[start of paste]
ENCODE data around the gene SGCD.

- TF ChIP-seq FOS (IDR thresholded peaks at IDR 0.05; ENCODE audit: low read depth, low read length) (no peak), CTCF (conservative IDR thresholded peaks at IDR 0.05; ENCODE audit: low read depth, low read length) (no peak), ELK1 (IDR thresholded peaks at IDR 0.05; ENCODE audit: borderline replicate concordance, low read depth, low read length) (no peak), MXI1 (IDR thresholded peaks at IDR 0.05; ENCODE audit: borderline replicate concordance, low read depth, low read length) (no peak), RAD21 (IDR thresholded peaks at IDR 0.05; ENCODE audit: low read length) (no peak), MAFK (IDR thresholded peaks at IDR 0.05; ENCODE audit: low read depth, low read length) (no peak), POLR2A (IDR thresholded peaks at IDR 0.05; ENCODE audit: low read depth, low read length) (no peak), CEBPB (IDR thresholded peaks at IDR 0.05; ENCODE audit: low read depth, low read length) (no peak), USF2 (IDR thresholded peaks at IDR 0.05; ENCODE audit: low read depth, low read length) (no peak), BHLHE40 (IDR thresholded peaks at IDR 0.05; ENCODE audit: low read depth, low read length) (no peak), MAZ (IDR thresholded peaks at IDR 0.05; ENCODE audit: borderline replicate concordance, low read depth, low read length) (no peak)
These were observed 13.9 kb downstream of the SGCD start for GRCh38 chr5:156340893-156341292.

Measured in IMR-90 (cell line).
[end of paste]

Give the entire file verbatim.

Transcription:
ENCODE data around the gene SGCD.

- TF ChIP-seq FOS (IDR thresholded peaks at IDR 0.05; ENCODE audit: low read depth, low read length) (no peak), CTCF (conservative IDR thresholded peaks at IDR 0.05; ENCODE audit: low read depth, low read length) (no peak), ELK1 (IDR thresholded peaks at IDR 0.05; ENCODE audit: borderline replicate concordance, low read depth, low read length) (no peak), MXI1 (IDR thresholded peaks at IDR 0.05; ENCODE audit: borderline replicate concordance, low read depth, low read length) (no peak), RAD21 (IDR thresholded peaks at IDR 0.05; ENCODE audit: low read length) (no peak), MAFK (IDR thresholded peaks at IDR 0.05; ENCODE audit: low read depth, low read length) (no peak), POLR2A (IDR thresholded peaks at IDR 0.05; ENCODE audit: low read depth, low read length) (no peak), CEBPB (IDR thresholded peaks at IDR 0.05; ENCODE audit: low read depth, low read length) (no peak), USF2 (IDR thresholded peaks at IDR 0.05; ENCODE audit: low read depth, low read length) (no peak), BHLHE40 (IDR thresholded peaks at IDR 0.05; ENCODE audit: low read depth, low read length) (no peak), MAZ (IDR thresholded peaks at IDR 0.05; ENCODE audit: borderline replicate concordance, low read depth, low read length) (no peak)
These were observed 13.9 kb downstream of the SGCD start for GRCh38 chr5:156340893-156341292.

Measured in IMR-90 (cell line).